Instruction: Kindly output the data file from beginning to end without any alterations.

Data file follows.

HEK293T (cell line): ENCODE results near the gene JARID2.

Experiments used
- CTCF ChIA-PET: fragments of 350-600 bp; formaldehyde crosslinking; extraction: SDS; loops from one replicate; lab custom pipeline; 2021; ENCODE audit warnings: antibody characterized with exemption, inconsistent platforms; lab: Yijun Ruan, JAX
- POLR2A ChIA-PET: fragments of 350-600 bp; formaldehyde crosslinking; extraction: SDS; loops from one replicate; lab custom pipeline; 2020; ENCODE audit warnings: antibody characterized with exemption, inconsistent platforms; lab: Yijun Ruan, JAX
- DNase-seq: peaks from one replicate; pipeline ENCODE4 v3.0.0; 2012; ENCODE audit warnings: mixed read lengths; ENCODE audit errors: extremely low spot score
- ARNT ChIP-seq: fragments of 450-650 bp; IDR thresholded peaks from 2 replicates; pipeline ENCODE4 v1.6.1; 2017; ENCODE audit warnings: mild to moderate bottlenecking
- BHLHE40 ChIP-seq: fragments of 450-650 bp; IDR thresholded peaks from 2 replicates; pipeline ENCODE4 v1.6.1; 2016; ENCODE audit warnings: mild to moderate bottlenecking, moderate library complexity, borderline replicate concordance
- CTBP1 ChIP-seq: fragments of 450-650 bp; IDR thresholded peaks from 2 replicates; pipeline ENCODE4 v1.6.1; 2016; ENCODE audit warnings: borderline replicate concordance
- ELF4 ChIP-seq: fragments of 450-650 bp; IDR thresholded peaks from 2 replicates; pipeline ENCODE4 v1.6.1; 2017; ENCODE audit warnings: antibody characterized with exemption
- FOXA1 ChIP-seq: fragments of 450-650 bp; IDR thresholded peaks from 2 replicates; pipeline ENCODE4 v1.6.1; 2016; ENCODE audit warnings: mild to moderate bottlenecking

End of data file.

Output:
HEK293T (cell line): ENCODE results near the gene JARID2.

Experiments used
- CTCF ChIA-PET: fragments of 350-600 bp; formaldehyde crosslinking; extraction: SDS; loops from one replicate; lab custom pipeline; 2021; ENCODE audit warnings: antibody characterized with exemption, inconsistent platforms; lab: Yijun Ruan, JAX
- POLR2A ChIA-PET: fragments of 350-600 bp; formaldehyde crosslinking; extraction: SDS; loops from one replicate; lab custom pipeline; 2020; ENCODE audit warnings: antibody characterized with exemption, inconsistent platforms; lab: Yijun Ruan, JAX
- DNase-seq: peaks from one replicate; pipeline ENCODE4 v3.0.0; 2012; ENCODE audit warnings: mixed read lengths; ENCODE audit errors: extremely low spot score
- ARNT ChIP-seq: fragments of 450-650 bp; IDR thresholded peaks from 2 replicates; pipeline ENCODE4 v1.6.1; 2017; ENCODE audit warnings: mild to moderate bottlenecking
- BHLHE40 ChIP-seq: fragments of 450-650 bp; IDR thresholded peaks from 2 replicates; pipeline ENCODE4 v1.6.1; 2016; ENCODE audit warnings: mild to moderate bottlenecking, moderate library complexity, borderline replicate concordance
- CTBP1 ChIP-seq: fragments of 450-650 bp; IDR thresholded peaks from 2 replicates; pipeline ENCODE4 v1.6.1; 2016; ENCODE audit warnings: borderline replicate concordance
- ELF4 ChIP-seq: fragments of 450-650 bp; IDR thresholded peaks from 2 replicates; pipeline ENCODE4 v1.6.1; 2017; ENCODE audit warnings: antibody characterized with exemption
- FOXA1 ChIP-seq: fragments of 450-650 bp; IDR thresholded peaks from 2 replicates; pipeline ENCODE4 v1.6.1; 2016; ENCODE audit warnings: mild to moderate bottlenecking